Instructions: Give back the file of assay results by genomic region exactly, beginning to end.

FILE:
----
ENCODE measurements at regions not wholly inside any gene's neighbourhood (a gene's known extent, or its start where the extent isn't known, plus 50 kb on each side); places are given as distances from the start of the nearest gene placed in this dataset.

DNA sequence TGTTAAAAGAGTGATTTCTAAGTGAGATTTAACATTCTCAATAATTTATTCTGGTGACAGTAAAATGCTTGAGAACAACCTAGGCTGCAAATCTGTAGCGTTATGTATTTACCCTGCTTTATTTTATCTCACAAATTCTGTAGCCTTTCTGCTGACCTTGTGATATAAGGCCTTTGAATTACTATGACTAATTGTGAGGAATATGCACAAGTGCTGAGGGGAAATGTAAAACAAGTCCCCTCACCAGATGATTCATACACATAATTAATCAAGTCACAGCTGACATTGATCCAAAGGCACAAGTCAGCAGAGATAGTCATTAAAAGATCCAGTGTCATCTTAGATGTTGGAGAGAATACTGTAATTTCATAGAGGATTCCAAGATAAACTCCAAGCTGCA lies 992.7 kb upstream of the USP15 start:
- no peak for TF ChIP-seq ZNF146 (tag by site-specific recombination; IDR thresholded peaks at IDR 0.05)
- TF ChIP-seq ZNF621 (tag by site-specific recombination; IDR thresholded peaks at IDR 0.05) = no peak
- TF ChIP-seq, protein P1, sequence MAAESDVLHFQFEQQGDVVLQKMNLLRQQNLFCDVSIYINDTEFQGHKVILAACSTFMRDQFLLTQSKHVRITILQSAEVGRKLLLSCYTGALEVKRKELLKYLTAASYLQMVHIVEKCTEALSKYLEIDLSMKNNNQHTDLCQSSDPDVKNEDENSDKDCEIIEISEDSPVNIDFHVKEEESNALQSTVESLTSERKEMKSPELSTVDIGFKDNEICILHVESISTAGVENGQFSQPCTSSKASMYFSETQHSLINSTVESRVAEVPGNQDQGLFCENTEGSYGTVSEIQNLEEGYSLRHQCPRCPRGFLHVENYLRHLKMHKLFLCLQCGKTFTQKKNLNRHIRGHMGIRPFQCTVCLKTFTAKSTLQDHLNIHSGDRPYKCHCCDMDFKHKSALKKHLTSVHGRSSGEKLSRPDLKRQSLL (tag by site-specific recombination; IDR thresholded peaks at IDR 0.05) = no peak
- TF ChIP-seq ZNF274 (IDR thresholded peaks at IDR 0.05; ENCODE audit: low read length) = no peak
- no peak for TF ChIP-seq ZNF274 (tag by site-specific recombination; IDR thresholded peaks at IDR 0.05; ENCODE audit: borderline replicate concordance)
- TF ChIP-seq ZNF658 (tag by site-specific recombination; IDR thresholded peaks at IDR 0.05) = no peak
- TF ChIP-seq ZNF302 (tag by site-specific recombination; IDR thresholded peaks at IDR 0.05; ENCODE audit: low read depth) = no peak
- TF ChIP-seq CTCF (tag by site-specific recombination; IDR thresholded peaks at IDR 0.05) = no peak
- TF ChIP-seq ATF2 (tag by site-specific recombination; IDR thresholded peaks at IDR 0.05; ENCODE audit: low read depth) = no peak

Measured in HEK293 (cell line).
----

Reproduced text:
ENCODE measurements at regions not wholly inside any gene's neighbourhood (a gene's known extent, or its start where the extent isn't known, plus 50 kb on each side); places are given as distances from the start of the nearest gene placed in this dataset.

DNA sequence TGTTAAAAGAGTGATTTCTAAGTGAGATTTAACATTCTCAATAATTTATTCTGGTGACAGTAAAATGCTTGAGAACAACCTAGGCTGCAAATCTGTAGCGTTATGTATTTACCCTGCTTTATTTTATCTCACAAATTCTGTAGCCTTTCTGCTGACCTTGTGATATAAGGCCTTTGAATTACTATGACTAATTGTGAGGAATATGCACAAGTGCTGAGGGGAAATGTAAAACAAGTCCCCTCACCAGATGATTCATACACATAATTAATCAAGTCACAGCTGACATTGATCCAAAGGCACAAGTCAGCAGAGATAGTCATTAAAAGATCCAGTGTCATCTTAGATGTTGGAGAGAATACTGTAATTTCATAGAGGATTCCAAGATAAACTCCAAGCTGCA lies 992.7 kb upstream of the USP15 start:
- no peak for TF ChIP-seq ZNF146 (tag by site-specific recombination; IDR thresholded peaks at IDR 0.05)
- TF ChIP-seq ZNF621 (tag by site-specific recombination; IDR thresholded peaks at IDR 0.05) = no peak
- TF ChIP-seq, protein P1, sequence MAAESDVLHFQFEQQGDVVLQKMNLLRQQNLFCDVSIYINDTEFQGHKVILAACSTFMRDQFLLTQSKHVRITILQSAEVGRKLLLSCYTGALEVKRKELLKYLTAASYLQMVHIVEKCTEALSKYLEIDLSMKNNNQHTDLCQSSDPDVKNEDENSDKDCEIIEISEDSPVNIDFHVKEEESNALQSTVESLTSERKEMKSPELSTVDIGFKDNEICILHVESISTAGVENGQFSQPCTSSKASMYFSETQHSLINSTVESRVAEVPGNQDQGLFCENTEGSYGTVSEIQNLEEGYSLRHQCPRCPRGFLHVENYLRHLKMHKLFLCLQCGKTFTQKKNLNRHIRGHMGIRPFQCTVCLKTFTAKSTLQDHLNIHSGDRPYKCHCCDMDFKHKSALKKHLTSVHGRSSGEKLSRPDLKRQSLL (tag by site-specific recombination; IDR thresholded peaks at IDR 0.05) = no peak
- TF ChIP-seq ZNF274 (IDR thresholded peaks at IDR 0.05; ENCODE audit: low read length) = no peak
- no peak for TF ChIP-seq ZNF274 (tag by site-specific recombination; IDR thresholded peaks at IDR 0.05; ENCODE audit: borderline replicate concordance)
- TF ChIP-seq ZNF658 (tag by site-specific recombination; IDR thresholded peaks at IDR 0.05) = no peak
- TF ChIP-seq ZNF302 (tag by site-specific recombination; IDR thresholded peaks at IDR 0.05; ENCODE audit: low read depth) = no peak
- TF ChIP-seq CTCF (tag by site-specific recombination; IDR thresholded peaks at IDR 0.05) = no peak
- TF ChIP-seq ATF2 (tag by site-specific recombination; IDR thresholded peaks at IDR 0.05; ENCODE audit: low read depth) = no peak

Measured in HEK293 (cell line).